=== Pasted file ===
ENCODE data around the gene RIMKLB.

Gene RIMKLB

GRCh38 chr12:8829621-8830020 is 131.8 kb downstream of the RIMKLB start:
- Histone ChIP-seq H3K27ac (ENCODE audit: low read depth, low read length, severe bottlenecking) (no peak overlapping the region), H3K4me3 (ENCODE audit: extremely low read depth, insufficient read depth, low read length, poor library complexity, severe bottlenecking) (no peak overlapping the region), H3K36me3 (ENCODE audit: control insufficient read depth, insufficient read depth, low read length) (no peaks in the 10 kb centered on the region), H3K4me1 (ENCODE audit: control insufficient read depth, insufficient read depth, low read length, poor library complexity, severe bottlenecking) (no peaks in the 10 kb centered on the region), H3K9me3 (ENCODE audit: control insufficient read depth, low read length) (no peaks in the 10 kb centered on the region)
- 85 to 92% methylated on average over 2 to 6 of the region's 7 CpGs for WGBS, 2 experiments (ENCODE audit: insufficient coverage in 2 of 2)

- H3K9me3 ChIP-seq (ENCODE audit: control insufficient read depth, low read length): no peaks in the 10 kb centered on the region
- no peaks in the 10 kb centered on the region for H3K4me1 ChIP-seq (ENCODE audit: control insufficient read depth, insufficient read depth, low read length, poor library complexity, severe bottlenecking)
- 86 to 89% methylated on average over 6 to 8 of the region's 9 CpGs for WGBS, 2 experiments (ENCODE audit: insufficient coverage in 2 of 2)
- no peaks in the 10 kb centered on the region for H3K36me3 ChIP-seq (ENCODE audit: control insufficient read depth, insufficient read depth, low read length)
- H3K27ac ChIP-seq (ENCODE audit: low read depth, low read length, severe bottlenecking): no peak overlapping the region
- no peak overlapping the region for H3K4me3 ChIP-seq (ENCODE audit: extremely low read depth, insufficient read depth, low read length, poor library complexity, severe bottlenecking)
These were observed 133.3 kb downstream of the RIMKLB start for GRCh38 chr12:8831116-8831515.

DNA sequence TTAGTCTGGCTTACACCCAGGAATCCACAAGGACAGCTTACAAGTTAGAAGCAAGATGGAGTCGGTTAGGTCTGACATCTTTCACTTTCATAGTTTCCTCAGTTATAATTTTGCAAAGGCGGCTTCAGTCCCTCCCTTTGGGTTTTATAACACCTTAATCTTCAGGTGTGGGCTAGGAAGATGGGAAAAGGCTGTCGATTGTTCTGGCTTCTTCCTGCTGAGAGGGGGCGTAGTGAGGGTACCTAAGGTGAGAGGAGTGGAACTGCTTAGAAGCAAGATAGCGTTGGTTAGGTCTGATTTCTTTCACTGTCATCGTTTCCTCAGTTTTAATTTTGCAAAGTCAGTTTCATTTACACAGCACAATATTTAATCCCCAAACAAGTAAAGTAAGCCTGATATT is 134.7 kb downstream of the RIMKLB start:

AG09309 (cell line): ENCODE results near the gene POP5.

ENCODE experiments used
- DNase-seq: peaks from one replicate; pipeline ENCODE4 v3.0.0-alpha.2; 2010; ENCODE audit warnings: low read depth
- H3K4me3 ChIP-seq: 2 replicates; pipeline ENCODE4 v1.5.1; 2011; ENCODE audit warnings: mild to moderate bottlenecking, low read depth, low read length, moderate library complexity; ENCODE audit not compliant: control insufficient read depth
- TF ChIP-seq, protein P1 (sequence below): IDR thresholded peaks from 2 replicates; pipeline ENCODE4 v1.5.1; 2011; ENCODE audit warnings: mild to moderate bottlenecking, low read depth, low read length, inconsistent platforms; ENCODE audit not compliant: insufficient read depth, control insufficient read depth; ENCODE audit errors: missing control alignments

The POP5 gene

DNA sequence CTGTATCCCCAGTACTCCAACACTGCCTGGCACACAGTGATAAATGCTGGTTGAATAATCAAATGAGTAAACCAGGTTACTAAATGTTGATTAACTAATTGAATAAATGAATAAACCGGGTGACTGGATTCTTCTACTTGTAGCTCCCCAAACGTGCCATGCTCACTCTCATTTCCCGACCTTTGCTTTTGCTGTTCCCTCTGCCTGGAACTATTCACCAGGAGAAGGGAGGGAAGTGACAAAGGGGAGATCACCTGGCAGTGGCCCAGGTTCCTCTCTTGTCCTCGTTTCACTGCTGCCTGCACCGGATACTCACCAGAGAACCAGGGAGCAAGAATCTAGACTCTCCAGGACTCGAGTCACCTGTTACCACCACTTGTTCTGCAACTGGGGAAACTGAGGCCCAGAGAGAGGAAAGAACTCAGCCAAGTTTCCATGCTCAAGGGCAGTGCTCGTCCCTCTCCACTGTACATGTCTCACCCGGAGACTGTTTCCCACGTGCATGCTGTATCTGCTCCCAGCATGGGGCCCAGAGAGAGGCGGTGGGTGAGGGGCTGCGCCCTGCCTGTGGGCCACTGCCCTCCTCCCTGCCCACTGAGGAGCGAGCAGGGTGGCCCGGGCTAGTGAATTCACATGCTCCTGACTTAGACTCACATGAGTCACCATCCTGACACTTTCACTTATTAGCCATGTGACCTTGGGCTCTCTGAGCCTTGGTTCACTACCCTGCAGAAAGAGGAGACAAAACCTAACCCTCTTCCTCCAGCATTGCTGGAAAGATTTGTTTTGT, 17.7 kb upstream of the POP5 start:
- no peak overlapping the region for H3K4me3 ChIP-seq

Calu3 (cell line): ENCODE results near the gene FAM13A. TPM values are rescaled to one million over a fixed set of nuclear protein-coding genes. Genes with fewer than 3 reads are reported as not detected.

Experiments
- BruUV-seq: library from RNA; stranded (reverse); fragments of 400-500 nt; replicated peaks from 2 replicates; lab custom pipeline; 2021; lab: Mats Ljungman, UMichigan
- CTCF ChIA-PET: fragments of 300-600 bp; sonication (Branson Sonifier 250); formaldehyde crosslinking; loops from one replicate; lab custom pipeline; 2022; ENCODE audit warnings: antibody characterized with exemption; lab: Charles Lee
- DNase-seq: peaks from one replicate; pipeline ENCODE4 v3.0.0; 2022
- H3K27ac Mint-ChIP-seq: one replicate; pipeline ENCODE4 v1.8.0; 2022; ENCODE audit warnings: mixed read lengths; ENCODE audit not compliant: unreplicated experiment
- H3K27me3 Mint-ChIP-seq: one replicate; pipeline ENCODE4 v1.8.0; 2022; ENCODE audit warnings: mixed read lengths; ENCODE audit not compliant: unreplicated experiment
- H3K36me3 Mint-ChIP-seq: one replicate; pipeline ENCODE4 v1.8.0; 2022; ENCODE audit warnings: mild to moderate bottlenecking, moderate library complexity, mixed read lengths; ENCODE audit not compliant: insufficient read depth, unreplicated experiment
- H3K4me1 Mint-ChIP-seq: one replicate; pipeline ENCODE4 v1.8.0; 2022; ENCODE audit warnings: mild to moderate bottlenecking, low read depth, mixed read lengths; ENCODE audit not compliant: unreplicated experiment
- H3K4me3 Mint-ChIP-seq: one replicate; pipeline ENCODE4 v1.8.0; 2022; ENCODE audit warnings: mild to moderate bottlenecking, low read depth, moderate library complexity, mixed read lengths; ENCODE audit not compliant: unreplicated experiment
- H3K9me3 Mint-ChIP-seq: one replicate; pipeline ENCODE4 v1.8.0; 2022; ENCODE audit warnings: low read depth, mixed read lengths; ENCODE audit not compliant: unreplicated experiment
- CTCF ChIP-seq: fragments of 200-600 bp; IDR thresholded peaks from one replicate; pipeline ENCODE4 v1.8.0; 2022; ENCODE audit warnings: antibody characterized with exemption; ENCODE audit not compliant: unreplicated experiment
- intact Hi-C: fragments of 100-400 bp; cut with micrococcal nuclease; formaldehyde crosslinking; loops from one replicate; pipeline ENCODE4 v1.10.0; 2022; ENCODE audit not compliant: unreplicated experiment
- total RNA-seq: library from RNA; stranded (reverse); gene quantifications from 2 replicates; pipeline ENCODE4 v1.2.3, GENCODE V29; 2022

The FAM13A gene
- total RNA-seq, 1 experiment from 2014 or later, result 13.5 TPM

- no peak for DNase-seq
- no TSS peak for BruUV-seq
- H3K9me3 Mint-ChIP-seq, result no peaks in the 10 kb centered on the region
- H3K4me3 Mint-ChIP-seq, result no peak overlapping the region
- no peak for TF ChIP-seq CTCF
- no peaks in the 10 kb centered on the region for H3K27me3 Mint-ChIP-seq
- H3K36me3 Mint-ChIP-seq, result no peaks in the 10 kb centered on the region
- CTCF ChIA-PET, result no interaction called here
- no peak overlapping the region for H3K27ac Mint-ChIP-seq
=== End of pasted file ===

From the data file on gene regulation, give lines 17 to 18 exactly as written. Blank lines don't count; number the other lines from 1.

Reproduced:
- H3K4me3 ChIP-seq: 2 replicates; pipeline ENCODE4 v1.5.1; 2011; ENCODE audit warnings: mild to moderate bottlenecking, low read depth, low read length, moderate library complexity; ENCODE audit not compliant: control insufficient read depth
- TF ChIP-seq, protein P1 (sequence below): IDR thresholded peaks from 2 replicates; pipeline ENCODE4 v1.5.1; 2011; ENCODE audit warnings: mild to moderate bottlenecking, low read depth, low read length, inconsistent platforms; ENCODE audit not compliant: insufficient read depth, control insufficient read depth; ENCODE audit errors: missing control alignments